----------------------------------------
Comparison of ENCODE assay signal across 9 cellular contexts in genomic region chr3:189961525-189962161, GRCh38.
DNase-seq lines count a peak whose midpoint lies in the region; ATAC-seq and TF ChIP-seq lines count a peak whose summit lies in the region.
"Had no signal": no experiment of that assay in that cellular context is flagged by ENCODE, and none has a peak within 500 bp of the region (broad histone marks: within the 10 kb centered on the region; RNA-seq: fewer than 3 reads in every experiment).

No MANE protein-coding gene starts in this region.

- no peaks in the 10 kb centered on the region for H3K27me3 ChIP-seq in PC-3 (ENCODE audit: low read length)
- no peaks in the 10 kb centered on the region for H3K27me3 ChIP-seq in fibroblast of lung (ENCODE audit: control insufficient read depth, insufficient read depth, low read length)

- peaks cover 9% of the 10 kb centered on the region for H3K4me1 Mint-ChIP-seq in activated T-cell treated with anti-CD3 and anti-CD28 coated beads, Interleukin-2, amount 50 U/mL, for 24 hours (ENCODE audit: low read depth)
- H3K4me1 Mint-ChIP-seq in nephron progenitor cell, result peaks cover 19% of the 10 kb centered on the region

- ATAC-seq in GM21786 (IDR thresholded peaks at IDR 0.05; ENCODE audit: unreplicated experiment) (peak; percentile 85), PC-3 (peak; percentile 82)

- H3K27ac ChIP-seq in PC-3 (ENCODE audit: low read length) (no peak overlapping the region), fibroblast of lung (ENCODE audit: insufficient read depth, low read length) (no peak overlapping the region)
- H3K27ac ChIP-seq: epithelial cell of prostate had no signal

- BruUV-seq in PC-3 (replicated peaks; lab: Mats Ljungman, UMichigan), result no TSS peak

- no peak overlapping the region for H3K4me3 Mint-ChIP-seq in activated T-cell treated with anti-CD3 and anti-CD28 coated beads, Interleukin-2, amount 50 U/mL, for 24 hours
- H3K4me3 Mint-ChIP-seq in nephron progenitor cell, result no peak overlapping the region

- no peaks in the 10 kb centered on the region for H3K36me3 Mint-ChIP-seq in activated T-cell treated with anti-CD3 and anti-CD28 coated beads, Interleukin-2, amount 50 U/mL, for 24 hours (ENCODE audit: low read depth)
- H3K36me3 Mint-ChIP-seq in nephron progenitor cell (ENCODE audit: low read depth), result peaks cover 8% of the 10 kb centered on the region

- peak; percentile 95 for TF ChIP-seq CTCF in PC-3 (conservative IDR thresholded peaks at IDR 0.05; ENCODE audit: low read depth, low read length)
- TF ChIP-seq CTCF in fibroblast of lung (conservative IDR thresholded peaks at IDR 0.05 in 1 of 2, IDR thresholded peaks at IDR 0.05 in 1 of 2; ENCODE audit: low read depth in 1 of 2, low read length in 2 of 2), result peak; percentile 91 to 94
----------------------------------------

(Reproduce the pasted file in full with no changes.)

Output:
Comparison of ENCODE assay signal across 9 cellular contexts in genomic region chr3:189961525-189962161, GRCh38.
DNase-seq lines count a peak whose midpoint lies in the region; ATAC-seq and TF ChIP-seq lines count a peak whose summit lies in the region.
"Had no signal": no experiment of that assay in that cellular context is flagged by ENCODE, and none has a peak within 500 bp of the region (broad histone marks: within the 10 kb centered on the region; RNA-seq: fewer than 3 reads in every experiment).

No MANE protein-coding gene starts in this region.

- no peaks in the 10 kb centered on the region for H3K27me3 ChIP-seq in PC-3 (ENCODE audit: low read length)
- no peaks in the 10 kb centered on the region for H3K27me3 ChIP-seq in fibroblast of lung (ENCODE audit: control insufficient read depth, insufficient read depth, low read length)

- peaks cover 9% of the 10 kb centered on the region for H3K4me1 Mint-ChIP-seq in activated T-cell treated with anti-CD3 and anti-CD28 coated beads, Interleukin-2, amount 50 U/mL, for 24 hours (ENCODE audit: low read depth)
- H3K4me1 Mint-ChIP-seq in nephron progenitor cell, result peaks cover 19% of the 10 kb centered on the region

- ATAC-seq in GM21786 (IDR thresholded peaks at IDR 0.05; ENCODE audit: unreplicated experiment) (peak; percentile 85), PC-3 (peak; percentile 82)

- H3K27ac ChIP-seq in PC-3 (ENCODE audit: low read length) (no peak overlapping the region), fibroblast of lung (ENCODE audit: insufficient read depth, low read length) (no peak overlapping the region)
- H3K27ac ChIP-seq: epithelial cell of prostate had no signal

- BruUV-seq in PC-3 (replicated peaks; lab: Mats Ljungman, UMichigan), result no TSS peak

- no peak overlapping the region for H3K4me3 Mint-ChIP-seq in activated T-cell treated with anti-CD3 and anti-CD28 coated beads, Interleukin-2, amount 50 U/mL, for 24 hours
- H3K4me3 Mint-ChIP-seq in nephron progenitor cell, result no peak overlapping the region

- no peaks in the 10 kb centered on the region for H3K36me3 Mint-ChIP-seq in activated T-cell treated with anti-CD3 and anti-CD28 coated beads, Interleukin-2, amount 50 U/mL, for 24 hours (ENCODE audit: low read depth)
- H3K36me3 Mint-ChIP-seq in nephron progenitor cell (ENCODE audit: low read depth), result peaks cover 8% of the 10 kb centered on the region

- peak; percentile 95 for TF ChIP-seq CTCF in PC-3 (conservative IDR thresholded peaks at IDR 0.05; ENCODE audit: low read depth, low read length)
- TF ChIP-seq CTCF in fibroblast of lung (conservative IDR thresholded peaks at IDR 0.05 in 1 of 2, IDR thresholded peaks at IDR 0.05 in 1 of 2; ENCODE audit: low read depth in 1 of 2, low read length in 2 of 2), result peak; percentile 91 to 94